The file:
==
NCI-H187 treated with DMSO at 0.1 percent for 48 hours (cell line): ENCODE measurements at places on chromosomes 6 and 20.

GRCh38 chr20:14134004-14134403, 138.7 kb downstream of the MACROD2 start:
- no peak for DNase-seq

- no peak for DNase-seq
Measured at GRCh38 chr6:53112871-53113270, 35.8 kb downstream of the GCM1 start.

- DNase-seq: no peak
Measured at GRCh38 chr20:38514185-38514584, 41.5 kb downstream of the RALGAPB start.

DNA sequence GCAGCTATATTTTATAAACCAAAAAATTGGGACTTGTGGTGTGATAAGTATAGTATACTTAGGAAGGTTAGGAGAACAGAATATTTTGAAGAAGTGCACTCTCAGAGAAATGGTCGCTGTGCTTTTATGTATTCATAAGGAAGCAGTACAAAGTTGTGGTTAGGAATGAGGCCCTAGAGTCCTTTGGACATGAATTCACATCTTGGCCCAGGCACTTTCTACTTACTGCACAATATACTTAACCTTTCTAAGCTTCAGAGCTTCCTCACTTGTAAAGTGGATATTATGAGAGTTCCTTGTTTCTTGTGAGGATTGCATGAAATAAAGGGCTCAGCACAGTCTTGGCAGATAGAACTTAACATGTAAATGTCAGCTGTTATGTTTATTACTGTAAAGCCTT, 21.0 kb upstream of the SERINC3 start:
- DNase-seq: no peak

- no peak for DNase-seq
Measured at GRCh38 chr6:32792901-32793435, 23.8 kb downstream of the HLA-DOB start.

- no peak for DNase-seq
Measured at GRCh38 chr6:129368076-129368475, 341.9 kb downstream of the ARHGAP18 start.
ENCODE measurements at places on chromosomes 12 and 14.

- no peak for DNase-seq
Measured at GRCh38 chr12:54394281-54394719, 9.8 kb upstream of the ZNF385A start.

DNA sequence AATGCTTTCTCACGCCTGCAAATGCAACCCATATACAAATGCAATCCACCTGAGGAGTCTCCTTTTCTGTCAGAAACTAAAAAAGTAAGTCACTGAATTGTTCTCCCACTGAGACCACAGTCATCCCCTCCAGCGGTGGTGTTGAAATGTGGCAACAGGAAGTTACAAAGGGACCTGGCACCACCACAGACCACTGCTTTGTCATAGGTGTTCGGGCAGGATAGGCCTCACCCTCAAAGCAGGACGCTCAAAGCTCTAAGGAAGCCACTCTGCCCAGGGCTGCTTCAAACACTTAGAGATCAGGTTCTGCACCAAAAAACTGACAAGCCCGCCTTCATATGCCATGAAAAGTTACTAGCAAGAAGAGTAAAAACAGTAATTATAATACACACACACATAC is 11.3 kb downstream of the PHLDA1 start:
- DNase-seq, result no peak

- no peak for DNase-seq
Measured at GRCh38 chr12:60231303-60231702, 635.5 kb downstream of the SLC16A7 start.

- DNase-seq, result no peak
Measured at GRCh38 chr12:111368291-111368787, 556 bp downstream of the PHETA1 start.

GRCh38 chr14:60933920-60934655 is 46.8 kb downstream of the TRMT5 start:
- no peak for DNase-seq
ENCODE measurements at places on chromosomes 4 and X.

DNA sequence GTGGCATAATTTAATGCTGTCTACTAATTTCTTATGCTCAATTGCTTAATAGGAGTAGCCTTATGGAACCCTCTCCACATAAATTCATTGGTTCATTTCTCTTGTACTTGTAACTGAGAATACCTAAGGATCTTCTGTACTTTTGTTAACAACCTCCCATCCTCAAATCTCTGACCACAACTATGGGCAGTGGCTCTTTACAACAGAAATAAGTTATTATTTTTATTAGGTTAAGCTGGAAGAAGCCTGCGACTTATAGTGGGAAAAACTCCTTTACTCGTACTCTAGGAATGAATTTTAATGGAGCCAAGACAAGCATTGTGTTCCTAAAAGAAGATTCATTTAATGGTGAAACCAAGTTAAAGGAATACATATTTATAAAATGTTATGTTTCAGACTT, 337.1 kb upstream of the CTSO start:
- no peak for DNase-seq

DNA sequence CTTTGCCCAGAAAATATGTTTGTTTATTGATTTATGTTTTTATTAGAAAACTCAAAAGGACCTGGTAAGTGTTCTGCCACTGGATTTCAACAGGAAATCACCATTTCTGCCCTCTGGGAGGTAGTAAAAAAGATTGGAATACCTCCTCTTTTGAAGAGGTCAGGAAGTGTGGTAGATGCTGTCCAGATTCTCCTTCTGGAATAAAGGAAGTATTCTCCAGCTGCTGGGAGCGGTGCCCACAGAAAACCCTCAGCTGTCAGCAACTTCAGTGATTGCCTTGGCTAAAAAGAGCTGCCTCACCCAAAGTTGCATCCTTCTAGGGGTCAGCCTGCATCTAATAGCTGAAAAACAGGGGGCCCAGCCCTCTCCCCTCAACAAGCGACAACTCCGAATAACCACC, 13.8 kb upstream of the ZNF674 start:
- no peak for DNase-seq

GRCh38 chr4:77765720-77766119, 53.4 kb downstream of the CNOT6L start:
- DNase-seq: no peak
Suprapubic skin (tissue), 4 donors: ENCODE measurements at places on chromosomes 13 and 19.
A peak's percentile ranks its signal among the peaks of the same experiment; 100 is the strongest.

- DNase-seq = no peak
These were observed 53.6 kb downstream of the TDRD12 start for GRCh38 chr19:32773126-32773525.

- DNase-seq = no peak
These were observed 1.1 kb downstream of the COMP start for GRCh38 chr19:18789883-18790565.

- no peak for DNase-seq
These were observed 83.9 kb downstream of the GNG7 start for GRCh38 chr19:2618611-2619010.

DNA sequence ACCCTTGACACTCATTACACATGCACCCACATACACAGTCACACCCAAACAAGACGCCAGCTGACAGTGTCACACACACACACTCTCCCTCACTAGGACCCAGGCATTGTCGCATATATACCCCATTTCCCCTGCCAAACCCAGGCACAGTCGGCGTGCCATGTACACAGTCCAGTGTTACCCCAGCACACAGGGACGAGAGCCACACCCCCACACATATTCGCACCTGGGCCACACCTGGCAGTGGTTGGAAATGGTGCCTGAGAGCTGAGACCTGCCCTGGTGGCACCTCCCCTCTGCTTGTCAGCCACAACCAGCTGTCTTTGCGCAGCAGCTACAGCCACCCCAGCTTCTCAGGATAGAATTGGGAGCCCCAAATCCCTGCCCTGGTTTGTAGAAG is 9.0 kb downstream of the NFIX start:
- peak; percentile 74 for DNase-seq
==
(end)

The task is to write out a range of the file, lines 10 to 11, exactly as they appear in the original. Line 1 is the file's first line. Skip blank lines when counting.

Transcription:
- no peak for DNase-seq
Measured at GRCh38 chr6:32792901-32793435, 23.8 kb downstream of the HLA-DOB start.